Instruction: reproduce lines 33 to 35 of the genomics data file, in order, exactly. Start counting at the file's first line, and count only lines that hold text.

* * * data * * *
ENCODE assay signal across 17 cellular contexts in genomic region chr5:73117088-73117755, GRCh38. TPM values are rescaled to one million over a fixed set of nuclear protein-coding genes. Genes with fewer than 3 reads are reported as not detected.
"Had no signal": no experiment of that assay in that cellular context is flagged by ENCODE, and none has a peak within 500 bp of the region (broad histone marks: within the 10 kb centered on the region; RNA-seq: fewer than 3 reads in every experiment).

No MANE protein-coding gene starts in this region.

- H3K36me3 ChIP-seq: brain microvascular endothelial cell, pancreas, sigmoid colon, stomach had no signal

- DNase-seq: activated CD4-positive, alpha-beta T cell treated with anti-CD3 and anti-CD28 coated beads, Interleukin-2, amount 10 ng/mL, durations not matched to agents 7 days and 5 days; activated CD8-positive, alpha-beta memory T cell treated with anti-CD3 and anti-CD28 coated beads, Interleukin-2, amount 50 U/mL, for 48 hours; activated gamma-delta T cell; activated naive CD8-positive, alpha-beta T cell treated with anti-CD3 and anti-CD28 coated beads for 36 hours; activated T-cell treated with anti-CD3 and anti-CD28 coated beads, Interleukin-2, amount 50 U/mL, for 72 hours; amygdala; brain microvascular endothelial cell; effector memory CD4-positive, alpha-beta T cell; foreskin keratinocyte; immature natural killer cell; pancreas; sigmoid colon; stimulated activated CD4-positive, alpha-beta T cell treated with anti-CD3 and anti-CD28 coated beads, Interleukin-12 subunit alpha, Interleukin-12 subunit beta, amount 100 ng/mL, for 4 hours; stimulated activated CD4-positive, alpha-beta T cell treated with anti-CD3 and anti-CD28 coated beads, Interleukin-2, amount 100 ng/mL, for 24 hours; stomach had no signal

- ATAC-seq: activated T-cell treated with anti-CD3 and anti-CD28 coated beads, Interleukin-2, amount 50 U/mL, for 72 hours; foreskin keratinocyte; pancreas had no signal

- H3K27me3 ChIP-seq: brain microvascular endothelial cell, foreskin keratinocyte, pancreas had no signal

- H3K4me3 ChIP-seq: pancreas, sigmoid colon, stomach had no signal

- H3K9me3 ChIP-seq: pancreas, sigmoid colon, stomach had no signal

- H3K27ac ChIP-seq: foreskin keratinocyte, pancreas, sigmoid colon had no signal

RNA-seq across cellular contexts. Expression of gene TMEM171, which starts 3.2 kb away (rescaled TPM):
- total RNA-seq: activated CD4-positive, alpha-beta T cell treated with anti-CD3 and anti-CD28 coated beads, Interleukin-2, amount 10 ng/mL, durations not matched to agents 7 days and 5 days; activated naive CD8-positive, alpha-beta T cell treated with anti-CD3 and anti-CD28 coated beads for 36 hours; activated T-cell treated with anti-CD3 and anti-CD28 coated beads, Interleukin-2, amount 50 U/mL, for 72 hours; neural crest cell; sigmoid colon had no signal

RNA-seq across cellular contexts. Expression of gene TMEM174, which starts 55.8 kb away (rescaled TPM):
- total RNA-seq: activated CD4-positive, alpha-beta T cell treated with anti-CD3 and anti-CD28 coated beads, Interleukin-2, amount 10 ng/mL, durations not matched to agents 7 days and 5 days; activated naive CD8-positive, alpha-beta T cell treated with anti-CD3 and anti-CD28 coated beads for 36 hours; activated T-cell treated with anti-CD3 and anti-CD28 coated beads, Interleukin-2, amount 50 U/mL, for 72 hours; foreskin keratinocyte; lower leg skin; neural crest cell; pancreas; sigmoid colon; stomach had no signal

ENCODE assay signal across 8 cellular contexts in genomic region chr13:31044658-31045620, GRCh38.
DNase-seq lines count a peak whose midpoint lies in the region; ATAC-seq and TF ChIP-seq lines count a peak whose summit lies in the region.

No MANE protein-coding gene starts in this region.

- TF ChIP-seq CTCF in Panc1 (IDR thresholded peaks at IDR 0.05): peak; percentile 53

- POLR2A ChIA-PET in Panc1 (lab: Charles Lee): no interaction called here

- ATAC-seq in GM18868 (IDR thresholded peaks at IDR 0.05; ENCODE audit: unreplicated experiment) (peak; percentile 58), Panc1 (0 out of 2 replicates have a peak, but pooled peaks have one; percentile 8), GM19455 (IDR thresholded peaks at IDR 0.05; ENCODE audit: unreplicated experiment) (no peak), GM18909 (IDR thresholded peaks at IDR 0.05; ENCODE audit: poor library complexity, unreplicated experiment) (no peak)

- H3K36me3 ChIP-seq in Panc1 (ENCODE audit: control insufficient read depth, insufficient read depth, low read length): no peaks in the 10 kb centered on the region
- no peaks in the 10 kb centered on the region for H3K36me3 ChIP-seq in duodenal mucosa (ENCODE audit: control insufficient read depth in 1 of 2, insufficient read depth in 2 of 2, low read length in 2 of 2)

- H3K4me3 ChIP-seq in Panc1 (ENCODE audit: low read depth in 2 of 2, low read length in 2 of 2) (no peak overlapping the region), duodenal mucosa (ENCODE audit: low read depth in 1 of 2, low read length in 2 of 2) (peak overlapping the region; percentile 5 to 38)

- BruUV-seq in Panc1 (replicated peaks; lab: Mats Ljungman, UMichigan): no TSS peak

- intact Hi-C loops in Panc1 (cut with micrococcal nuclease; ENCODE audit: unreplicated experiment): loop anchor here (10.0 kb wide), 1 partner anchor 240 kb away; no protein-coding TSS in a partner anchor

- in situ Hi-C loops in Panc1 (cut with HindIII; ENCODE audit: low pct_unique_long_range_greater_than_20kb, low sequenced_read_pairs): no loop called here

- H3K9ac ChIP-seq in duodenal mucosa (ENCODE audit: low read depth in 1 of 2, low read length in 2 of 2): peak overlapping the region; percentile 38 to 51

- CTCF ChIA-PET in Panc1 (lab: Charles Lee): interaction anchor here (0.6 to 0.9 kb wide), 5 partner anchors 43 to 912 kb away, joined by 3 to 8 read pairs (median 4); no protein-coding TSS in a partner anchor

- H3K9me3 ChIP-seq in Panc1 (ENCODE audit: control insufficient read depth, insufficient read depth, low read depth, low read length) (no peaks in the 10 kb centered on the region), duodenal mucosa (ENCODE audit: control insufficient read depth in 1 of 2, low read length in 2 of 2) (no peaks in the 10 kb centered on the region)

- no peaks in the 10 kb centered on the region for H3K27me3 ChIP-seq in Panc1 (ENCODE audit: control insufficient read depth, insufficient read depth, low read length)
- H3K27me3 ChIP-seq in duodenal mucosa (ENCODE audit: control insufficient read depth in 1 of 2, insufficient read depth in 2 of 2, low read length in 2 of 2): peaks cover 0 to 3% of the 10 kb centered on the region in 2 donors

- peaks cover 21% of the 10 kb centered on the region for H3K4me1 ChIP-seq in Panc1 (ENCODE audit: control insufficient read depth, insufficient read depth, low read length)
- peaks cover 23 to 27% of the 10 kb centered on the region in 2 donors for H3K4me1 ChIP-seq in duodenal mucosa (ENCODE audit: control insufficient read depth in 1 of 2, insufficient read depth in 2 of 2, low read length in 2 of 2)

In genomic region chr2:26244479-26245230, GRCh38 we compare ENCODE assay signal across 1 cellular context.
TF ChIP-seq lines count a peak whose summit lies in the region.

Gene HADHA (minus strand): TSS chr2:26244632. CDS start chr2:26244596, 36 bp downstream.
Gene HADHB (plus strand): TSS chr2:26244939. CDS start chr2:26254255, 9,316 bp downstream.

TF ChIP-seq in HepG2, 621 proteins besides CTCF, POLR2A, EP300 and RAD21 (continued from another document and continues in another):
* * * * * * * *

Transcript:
- peaks cover 23 to 27% of the 10 kb centered on the region in 2 donors for H3K4me1 ChIP-seq in duodenal mucosa (ENCODE audit: control insufficient read depth in 1 of 2, insufficient read depth in 2 of 2, low read length in 2 of 2)

In genomic region chr2:26244479-26245230, GRCh38 we compare ENCODE assay signal across 1 cellular context.
TF ChIP-seq lines count a peak whose summit lies in the region.